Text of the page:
• Osteoporosis: a condition characterised by weakened bones, is more common in women, especially post-menopause. Adequate calcium and vitamin D intake, along with regular weight-bearing exercises, can help maintain bone density and prevent fractures.
  • Cardiovascular Disease: is the leading cause of death among women. Risk factors include diabetes, high blood pressure, and smoking. Regular cardiovascular checkups, a healthy diet, and an active lifestyle are key preventive measures.

Women’s Health Awareness: Preventive Care.

Preventive care, including vaccinations, screenings, and routine checkups, is essential for early detection and management of health issues. Women should adhere to recommended schedules for mammograms, Pap smears, and bone density tests. These regular checkups can detect potential health issues before they become serious, ensuring timely treatment and better outcomes.

Mammograms are vital for early detection of breast cancer. Women should begin regular mammograms at age 40, or earlier if they have a family history of breast cancer. Detecting breast cancer early increases the chances of successful treatment and can save lives.

Pap smears are crucial for detecting cervical cancer. Women should start getting Pap smears at age 25 and continue every three years. If you have a higher risk, your doctor may recommend more frequent screenings. HPV vaccinations also play a key role in preventing cervical cancer.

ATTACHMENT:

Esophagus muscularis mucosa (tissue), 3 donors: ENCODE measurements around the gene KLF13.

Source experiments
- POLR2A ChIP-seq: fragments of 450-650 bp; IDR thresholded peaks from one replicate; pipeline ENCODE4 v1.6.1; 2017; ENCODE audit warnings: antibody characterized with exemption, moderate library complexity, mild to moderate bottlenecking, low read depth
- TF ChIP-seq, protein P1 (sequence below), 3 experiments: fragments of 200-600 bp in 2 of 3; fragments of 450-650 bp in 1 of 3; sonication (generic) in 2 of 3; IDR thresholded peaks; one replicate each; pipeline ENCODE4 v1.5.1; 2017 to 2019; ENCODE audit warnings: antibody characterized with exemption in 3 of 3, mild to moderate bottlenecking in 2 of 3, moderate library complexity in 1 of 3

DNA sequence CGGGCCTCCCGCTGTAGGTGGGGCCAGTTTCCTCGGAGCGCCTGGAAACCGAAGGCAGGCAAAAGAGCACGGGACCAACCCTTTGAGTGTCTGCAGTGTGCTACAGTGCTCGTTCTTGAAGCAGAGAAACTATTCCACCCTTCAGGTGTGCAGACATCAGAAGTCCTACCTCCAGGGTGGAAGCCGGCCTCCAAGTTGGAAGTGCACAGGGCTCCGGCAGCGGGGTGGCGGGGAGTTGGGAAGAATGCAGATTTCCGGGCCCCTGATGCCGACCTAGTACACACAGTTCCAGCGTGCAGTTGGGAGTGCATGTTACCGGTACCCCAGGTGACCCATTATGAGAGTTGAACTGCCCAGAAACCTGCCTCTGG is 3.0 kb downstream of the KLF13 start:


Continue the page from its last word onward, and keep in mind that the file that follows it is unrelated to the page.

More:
Routine checkups are also an opportunity to discuss other vaccinations, such as flu shots and the COVID-19 vaccine, which help protect against infectious diseases. Keeping vaccinations up to date is crucial for overall health and preventing outbreaks.

Preventive care extends beyond these screenings. Regular blood pressure checks, cholesterol tests, and diabetes screenings are essential for detecting cardiovascular and metabolic conditions early. Maintaining a healthy lifestyle, including a balanced diet and regular exercise, complements preventive care and boosts overall health. By prioritising preventive care, women can take proactive steps to maintain their health and well-being. Early detection through regular screenings and checkups allows for timely intervention, improving health outcomes and quality of life

Mental Health During Reproductive care.

Mental health care should be an integral part of reproductive care. Women should feel empowered to seek help and support throughout their reproductive journey. By prioritising mental health, women can ensure better outcomes for themselves and their families.